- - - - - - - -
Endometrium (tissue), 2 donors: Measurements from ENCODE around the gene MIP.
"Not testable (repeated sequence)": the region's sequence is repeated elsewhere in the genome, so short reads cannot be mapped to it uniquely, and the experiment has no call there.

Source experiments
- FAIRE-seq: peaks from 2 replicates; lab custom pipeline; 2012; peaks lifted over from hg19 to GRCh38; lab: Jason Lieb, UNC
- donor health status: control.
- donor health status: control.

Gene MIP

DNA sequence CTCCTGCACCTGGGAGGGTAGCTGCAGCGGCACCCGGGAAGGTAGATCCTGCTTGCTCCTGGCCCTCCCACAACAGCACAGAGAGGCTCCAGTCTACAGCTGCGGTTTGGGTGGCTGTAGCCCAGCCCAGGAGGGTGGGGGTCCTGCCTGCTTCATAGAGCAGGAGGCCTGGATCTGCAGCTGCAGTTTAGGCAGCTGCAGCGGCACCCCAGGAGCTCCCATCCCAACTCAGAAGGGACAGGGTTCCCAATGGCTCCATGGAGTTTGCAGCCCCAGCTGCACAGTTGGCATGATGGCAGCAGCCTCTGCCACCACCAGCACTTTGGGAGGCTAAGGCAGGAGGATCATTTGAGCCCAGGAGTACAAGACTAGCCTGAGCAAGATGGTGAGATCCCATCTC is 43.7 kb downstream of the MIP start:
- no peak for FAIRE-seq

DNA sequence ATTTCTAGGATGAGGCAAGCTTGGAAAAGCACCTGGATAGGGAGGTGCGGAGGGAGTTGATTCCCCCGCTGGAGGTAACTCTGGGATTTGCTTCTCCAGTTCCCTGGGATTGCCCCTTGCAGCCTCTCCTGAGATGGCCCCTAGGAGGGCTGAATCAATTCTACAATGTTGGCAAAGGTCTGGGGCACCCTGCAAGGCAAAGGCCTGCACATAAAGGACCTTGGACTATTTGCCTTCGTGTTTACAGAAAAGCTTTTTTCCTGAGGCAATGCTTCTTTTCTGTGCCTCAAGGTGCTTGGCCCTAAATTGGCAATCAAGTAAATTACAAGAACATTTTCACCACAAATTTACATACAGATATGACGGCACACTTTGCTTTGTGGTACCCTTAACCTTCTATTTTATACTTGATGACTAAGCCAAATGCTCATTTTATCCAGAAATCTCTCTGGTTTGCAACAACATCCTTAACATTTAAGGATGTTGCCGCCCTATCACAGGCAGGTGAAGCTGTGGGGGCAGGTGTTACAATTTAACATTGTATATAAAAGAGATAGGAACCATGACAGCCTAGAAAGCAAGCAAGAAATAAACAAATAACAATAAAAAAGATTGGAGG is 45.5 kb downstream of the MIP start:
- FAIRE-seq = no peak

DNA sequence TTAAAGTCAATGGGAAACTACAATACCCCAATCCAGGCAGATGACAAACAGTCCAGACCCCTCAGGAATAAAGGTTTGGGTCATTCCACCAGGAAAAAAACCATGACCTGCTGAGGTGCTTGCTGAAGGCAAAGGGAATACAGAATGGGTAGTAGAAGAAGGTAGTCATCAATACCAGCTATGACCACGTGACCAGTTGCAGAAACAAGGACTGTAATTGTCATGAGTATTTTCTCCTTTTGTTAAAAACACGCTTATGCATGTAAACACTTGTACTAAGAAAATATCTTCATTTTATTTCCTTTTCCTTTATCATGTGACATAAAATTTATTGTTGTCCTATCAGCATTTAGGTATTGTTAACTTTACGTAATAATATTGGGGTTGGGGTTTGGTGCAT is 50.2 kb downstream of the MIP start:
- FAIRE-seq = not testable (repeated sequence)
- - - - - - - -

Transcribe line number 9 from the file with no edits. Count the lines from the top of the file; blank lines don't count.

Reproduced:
- no peak for FAIRE-seq